I told my friend that Medicare Part D costs 14 percent more than the standard plan.
“Just another liberal talking point,” my gun toting conservative pal said.
He didn't believe me when I told him that Democrats, like me, don’t have a list of talking points. But to conservatives, fact are talking points.
I was explaining the video below, where Rep. Paul Ryan is still trying to sell Medicare Advantage, the costly, unfunded mandated he voted for with borrowed money. The Ryan ploy is to brag that Medicare Advantage saved more money than predicted. Yes, the program cost less than someone guessed at the time, but it's still more expensive than the drug plan in Medicare. So being cheaper than a prediction, an estimate, isn't the same as costing less money than the regular Medicare plan. It's 14 percent more expensive.
Ryan thought he could get HHS’s Kathleen Sebelius to see the error of her ways, but that didn’t happen.
Here's a perfectly clear explanation:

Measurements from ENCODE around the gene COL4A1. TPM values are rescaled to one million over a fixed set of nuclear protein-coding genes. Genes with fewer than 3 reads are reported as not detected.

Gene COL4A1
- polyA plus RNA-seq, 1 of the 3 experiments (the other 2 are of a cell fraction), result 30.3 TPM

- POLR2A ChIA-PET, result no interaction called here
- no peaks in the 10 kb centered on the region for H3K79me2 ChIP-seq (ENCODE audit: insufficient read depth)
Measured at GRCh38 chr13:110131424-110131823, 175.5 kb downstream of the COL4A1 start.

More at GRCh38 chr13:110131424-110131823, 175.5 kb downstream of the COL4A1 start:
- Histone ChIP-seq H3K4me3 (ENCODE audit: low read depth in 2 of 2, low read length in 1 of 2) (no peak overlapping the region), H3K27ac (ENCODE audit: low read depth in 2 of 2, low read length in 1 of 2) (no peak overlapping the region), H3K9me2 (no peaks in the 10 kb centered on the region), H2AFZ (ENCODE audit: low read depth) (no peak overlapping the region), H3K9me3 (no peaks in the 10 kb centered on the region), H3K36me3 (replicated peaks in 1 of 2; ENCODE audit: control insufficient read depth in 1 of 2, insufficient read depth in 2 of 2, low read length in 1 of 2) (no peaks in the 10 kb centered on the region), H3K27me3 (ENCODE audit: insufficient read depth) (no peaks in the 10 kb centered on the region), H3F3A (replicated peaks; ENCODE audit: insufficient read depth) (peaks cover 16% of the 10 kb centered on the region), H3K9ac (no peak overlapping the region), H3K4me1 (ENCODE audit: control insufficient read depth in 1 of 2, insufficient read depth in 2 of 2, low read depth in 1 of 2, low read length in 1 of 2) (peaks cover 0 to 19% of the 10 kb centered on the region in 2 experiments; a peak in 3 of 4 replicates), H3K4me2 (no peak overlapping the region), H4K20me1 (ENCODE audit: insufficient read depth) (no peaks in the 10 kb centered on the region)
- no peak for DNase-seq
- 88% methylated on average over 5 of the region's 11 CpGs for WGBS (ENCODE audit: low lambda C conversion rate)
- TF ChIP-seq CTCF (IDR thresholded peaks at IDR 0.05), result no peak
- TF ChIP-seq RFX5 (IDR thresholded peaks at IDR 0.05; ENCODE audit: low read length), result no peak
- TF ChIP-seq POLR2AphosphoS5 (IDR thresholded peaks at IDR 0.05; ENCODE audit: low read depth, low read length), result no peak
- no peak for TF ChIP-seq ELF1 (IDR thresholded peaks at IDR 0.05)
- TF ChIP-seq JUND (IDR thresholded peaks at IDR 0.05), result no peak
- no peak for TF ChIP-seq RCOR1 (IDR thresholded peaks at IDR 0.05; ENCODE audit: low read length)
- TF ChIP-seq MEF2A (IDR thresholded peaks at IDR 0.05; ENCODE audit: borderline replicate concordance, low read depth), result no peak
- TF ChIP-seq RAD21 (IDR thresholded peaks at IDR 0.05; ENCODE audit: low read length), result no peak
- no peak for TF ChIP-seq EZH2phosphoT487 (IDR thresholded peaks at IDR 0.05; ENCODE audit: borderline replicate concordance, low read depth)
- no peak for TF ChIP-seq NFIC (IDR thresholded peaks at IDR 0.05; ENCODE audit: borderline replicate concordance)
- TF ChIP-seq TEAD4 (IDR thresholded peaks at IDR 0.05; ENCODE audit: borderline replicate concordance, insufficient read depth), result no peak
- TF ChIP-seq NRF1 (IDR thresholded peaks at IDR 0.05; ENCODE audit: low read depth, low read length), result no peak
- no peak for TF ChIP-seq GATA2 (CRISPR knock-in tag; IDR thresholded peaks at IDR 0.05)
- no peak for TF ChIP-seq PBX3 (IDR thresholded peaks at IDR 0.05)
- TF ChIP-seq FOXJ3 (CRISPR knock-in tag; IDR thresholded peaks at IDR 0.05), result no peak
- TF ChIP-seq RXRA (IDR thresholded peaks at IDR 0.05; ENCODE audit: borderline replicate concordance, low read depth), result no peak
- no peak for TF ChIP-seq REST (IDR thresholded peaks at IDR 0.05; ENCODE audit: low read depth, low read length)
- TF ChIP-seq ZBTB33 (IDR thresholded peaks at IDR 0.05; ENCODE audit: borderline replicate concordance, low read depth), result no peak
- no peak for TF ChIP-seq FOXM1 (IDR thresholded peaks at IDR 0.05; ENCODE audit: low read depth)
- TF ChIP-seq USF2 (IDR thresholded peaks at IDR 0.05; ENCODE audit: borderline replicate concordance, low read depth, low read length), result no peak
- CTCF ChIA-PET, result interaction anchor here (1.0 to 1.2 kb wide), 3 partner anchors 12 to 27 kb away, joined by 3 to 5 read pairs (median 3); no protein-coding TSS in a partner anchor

Medadvocacy: According to non-partisan Congressional Budget Office (CBO) estimates, equalizing payments between Medicare Advantage programs and the traditional Medicare programs will generate $170 billion in savings over the next ten years. Under the current reimbursement system, Medicare Advantage plans are reimbursed on average 14 percent more than traditional Medicare plans.
"The Trustees of Medicare have warned the country that overpayment to the Medicare Advantage program is one of the major cost drivers pushing Medicare to its 2017 negative cash flow. Following MedPAC's recommendations will extend the solvency of Medicare for all seniors and can be done in a way to allow Medicare Advantage to continue to be a choice ... "Commission has consistently supported the concept of financial neutrality between payment rates for the fee-for-service program and private plans."